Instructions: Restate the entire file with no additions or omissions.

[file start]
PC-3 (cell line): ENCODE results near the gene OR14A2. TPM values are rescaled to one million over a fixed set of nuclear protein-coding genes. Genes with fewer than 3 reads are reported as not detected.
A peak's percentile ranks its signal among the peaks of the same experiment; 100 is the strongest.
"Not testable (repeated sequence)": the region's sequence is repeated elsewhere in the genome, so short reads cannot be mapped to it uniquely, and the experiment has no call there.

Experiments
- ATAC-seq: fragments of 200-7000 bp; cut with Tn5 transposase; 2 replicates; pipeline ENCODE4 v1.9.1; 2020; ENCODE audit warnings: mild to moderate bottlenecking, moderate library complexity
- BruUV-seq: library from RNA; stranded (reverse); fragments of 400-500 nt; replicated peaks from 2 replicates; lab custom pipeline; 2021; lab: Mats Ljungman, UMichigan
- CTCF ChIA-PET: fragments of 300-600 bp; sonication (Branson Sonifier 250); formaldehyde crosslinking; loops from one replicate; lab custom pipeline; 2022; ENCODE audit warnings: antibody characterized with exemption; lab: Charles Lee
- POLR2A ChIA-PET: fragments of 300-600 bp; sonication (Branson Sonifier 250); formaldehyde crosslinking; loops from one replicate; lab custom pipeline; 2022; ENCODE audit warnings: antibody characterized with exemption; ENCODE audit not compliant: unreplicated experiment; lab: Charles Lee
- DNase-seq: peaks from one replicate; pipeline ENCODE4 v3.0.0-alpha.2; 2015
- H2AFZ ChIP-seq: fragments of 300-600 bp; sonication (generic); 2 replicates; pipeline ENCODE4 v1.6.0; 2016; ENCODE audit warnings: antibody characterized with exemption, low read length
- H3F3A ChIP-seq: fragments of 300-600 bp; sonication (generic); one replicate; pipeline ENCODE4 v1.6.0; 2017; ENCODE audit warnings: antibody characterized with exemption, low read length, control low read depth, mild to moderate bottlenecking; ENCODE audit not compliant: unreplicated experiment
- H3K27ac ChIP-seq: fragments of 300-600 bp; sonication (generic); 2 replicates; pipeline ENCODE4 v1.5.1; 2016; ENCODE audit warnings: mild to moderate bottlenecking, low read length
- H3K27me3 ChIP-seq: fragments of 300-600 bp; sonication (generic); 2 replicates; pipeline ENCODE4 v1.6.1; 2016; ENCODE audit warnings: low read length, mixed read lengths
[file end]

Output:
PC-3 (cell line): ENCODE results near the gene OR14A2. TPM values are rescaled to one million over a fixed set of nuclear protein-coding genes. Genes with fewer than 3 reads are reported as not detected.
A peak's percentile ranks its signal among the peaks of the same experiment; 100 is the strongest.
"Not testable (repeated sequence)": the region's sequence is repeated elsewhere in the genome, so short reads cannot be mapped to it uniquely, and the experiment has no call there.

Experiments
- ATAC-seq: fragments of 200-7000 bp; cut with Tn5 transposase; 2 replicates; pipeline ENCODE4 v1.9.1; 2020; ENCODE audit warnings: mild to moderate bottlenecking, moderate library complexity
- BruUV-seq: library from RNA; stranded (reverse); fragments of 400-500 nt; replicated peaks from 2 replicates; lab custom pipeline; 2021; lab: Mats Ljungman, UMichigan
- CTCF ChIA-PET: fragments of 300-600 bp; sonication (Branson Sonifier 250); formaldehyde crosslinking; loops from one replicate; lab custom pipeline; 2022; ENCODE audit warnings: antibody characterized with exemption; lab: Charles Lee
- POLR2A ChIA-PET: fragments of 300-600 bp; sonication (Branson Sonifier 250); formaldehyde crosslinking; loops from one replicate; lab custom pipeline; 2022; ENCODE audit warnings: antibody characterized with exemption; ENCODE audit not compliant: unreplicated experiment; lab: Charles Lee
- DNase-seq: peaks from one replicate; pipeline ENCODE4 v3.0.0-alpha.2; 2015
- H2AFZ ChIP-seq: fragments of 300-600 bp; sonication (generic); 2 replicates; pipeline ENCODE4 v1.6.0; 2016; ENCODE audit warnings: antibody characterized with exemption, low read length
- H3F3A ChIP-seq: fragments of 300-600 bp; sonication (generic); one replicate; pipeline ENCODE4 v1.6.0; 2017; ENCODE audit warnings: antibody characterized with exemption, low read length, control low read depth, mild to moderate bottlenecking; ENCODE audit not compliant: unreplicated experiment
- H3K27ac ChIP-seq: fragments of 300-600 bp; sonication (generic); 2 replicates; pipeline ENCODE4 v1.5.1; 2016; ENCODE audit warnings: mild to moderate bottlenecking, low read length
- H3K27me3 ChIP-seq: fragments of 300-600 bp; sonication (generic); 2 replicates; pipeline ENCODE4 v1.6.1; 2016; ENCODE audit warnings: low read length, mixed read lengths